Which book sounds most interesting to you?

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Questions & Answers

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      • Julie K Henderson profile image

        Julie K Henderson 

        3 years ago

        This is an excellent list. I'm a huge Chuck Klosterman fan. His book "Eating The Dinosaur" is another worthwhile sociological commentary. I haven't heard of "Amusing Ourselves To Death," though I have wondered how the consumption of media affects our culture as a whole. If I could recommend a book to add to this list, it would be "The Narcissism Epidemic" by Jean M. Twenge and W. Keith Campbell. Voted up.

      • profile image

        Sooner28 

        6 years ago

        I've actually read Freakonomics. I definitely need to check out the other ones though. Great hub!

      • Ralph Deeds profile image

        Ralph Deeds 

        6 years ago from Birmingham, Michigan

        A couple more suggestions: "Money and Motivation" by William Foote Whyte, "The Human Group" by George Homans and "The Division of Labor in Society, Emile Durkheim (one of the earliest pioneers of sociology).

      • kschimmel profile image

        Kimberly Schimmel 

        6 years ago from North Carolina, USA

        I highly recommend Freakonomics--and the sequel, Super Freakonomics.

      • Alecia Murphy profile image

        Alecia Murphy 

        6 years ago from Wilmington, North Carolina

        I'm definitely interested in Blink. I like to explore the intersection of pop culture and group thinking. I was a double sociology and comm studies major in school, so all of this appeals to me. Great list, I'll definitely keep these titles in mind.

      • brittanytodd profile imageAUTHOR

        Brittany Kennedy 

        6 years ago from Kailua-Kona, Hawaii

        Shields, I don't know why you would call these books "outdated". We can always learn from different parts of society from any time in order to improve upon our current situation. Some of these books will never be "outdated", like Freakonomics or Blink. Thanks for you comment.

      • brittanytodd profile imageAUTHOR

        Brittany Kennedy 

        6 years ago from Kailua-Kona, Hawaii

        Thank you, prairieprincess!

      • prairieprincess profile image

        Sharilee Swaity 

        6 years ago from Canada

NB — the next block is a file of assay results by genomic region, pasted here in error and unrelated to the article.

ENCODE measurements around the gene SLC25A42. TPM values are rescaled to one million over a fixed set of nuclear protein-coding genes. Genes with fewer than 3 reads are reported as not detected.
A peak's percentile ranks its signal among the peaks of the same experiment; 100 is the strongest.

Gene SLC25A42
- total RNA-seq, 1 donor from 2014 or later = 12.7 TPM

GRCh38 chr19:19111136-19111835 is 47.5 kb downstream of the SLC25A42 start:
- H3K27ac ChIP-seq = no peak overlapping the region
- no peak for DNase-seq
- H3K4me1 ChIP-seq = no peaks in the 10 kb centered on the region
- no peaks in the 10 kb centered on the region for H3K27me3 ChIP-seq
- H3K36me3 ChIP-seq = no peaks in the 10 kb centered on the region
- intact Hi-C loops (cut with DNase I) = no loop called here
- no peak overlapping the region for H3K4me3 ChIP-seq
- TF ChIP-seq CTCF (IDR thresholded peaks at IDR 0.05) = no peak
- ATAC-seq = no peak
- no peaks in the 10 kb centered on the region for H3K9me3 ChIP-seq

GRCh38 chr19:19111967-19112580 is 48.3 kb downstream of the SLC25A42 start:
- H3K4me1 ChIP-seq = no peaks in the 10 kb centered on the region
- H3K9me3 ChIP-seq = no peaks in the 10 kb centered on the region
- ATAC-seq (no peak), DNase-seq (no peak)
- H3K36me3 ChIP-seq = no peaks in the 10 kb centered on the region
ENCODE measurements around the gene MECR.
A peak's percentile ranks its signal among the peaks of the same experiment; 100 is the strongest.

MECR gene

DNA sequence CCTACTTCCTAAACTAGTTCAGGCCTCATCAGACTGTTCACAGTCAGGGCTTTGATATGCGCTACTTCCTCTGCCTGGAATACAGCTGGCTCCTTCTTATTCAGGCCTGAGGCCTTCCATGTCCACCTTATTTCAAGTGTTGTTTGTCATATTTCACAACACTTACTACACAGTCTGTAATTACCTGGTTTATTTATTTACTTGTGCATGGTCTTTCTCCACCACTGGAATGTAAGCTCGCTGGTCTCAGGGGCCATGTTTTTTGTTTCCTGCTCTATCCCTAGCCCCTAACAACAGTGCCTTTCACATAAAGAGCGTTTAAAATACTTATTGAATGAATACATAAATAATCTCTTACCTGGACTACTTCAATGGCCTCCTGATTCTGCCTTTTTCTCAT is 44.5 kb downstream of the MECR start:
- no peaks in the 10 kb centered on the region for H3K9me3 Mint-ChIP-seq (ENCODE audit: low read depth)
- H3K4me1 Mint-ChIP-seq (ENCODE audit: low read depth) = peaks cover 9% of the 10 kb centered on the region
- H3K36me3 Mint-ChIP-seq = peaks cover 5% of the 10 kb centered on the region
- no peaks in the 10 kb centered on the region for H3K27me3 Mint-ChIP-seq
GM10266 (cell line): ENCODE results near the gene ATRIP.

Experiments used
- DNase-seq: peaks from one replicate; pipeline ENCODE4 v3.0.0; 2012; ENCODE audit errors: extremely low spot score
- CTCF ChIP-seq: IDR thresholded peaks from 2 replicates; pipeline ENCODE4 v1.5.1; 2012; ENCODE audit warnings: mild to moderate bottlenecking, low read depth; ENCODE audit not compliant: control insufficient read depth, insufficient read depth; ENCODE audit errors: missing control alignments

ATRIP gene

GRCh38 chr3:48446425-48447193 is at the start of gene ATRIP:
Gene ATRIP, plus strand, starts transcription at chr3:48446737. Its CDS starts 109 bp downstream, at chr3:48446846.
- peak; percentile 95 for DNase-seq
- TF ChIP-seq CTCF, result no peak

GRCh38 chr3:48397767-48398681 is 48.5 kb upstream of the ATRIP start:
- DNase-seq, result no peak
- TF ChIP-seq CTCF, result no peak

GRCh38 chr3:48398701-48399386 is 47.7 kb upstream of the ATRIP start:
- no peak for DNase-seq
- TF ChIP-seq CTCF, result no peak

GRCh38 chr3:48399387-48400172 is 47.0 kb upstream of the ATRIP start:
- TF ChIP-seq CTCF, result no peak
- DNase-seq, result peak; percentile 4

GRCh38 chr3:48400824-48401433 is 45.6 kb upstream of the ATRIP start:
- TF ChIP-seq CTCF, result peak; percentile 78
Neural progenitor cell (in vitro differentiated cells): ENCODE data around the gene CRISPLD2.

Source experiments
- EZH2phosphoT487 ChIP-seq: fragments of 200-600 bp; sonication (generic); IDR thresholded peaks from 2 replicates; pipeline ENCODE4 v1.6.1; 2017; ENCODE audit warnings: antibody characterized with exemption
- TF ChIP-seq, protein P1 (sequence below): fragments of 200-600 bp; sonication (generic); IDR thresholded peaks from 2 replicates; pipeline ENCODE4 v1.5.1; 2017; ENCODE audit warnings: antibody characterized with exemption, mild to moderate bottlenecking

These all look very interesting reads! I have always enjoyed reading books in this field, about society and how we function.

      • brittanytodd profile imageAUTHOR

        Brittany Kennedy 

        6 years ago from Kailua-Kona, Hawaii

        cclitgirl, thank you for reading and commenting! I love Blink! It has such an encouraging and interesting tone. I love "Empire of Illusion," but like you said, it made me super depressed. "Sex, Drugs, and Cocoa Puffs" is somewhat of a dark comedy that allows you to see the injustices, but leave feeling confident that we can do something about them.

        Another encouraging sociologist, Peter Singer, has some excellent books and articles that encourage others to live a fulfilling life while helping others.

        Thanks again for reading and sharing. I will have to check out "Hot, Flat, and Crowded."

      • cclitgirl profile image

        Cynthia Calhoun 

        6 years ago from Western NC

        These look like good reads! I've only read "Freakonomics" out of this group. You're right about knowing the truth part: knowing too much can make life...less enjoyable. I had to put "Hot, Flat, and Crowded" by Thomas Friedman down about halfway through. It's an amazing read, don't get me wrong, but I was sitting there thinking, I don't deserve to breathe for all the destruction humans are doing to the planet. I agree with the man, but the bleak truth just got to me. Another one that did that to me was "Empire of Illusion." Amazing read...but I got depressed. I had, HAD to go to happier reads. Now, that I'm happy, perhaps I'll try "Blink" next. It's been out awhile, and I eyed it when I was working at a bookstore...it's on my list of the next 500 books to read. Hahaha. I have a problem: I LOVE reading. :)